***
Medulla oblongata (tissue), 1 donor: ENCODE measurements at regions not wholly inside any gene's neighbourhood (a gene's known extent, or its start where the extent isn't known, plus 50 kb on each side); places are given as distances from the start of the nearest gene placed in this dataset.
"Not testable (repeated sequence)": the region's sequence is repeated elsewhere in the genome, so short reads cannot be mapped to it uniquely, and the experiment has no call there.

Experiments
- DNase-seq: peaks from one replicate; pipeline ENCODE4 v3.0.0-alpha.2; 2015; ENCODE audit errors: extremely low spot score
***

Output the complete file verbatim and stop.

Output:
Medulla oblongata (tissue), 1 donor: ENCODE measurements at regions not wholly inside any gene's neighbourhood (a gene's known extent, or its start where the extent isn't known, plus 50 kb on each side); places are given as distances from the start of the nearest gene placed in this dataset.
"Not testable (repeated sequence)": the region's sequence is repeated elsewhere in the genome, so short reads cannot be mapped to it uniquely, and the experiment has no call there.

Experiments
- DNase-seq: peaks from one replicate; pipeline ENCODE4 v3.0.0-alpha.2; 2015; ENCODE audit errors: extremely low spot score